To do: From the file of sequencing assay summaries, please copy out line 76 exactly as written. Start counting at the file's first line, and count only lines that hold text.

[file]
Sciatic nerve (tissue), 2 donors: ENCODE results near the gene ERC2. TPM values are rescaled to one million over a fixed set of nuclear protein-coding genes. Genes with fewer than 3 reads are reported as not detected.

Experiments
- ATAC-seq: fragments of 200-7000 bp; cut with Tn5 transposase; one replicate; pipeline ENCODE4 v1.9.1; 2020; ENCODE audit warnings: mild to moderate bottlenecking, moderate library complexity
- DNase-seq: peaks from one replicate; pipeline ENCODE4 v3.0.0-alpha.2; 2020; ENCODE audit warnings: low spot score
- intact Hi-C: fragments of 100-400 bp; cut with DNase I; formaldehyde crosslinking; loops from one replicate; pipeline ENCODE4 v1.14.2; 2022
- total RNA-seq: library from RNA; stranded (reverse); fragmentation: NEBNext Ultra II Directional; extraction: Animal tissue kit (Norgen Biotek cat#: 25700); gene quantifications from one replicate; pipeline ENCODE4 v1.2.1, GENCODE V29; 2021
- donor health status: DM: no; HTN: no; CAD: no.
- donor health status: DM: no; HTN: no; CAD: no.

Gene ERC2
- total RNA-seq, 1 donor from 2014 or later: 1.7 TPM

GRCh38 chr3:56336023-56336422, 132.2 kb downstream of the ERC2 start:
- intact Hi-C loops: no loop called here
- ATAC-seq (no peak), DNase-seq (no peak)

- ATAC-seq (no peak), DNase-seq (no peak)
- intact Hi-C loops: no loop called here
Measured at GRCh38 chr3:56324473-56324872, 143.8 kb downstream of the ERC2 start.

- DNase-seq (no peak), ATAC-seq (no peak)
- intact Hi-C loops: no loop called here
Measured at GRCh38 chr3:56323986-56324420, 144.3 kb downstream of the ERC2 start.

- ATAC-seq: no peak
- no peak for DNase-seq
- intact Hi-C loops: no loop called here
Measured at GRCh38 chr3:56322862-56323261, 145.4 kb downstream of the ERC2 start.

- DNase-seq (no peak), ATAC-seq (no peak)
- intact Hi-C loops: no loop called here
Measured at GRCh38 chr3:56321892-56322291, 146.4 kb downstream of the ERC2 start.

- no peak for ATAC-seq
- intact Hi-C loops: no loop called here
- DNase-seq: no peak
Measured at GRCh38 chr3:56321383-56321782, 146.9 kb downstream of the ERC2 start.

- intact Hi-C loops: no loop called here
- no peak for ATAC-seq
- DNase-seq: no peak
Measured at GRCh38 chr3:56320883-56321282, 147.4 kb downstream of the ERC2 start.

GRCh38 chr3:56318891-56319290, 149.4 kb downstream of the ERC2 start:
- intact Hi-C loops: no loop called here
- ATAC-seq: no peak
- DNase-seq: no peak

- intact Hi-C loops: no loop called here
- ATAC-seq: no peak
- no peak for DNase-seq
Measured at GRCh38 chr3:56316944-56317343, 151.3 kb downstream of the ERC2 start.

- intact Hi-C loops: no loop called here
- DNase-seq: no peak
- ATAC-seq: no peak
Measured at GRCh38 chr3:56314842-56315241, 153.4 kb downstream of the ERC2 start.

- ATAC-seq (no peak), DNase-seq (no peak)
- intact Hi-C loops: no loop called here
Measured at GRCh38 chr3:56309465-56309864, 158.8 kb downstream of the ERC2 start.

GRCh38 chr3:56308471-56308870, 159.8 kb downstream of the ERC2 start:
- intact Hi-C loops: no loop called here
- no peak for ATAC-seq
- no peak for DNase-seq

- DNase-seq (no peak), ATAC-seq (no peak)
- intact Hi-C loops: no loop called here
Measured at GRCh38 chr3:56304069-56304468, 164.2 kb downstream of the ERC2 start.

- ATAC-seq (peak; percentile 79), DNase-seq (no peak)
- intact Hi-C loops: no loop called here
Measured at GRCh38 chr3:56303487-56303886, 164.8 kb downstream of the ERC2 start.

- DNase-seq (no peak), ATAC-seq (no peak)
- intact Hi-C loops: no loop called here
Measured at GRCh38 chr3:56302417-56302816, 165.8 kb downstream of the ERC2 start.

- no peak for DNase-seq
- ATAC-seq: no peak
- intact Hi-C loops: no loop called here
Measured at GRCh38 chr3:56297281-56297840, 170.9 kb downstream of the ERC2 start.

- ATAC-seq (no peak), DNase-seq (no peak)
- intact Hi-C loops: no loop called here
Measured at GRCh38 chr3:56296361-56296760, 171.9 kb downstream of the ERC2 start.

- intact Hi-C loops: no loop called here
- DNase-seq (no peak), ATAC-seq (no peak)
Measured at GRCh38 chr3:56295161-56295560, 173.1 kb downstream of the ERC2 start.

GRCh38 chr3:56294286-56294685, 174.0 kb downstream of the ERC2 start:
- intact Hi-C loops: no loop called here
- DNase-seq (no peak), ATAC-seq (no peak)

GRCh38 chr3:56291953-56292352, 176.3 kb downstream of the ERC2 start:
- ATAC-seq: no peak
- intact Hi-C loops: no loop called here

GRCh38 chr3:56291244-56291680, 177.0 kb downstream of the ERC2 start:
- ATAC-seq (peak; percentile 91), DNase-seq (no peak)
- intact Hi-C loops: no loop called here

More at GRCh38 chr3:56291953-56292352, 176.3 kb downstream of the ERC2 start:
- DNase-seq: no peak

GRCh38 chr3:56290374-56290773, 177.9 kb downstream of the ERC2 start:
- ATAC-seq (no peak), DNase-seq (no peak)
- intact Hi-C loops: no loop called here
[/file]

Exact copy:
GRCh38 chr3:56291953-56292352, 176.3 kb downstream of the ERC2 start: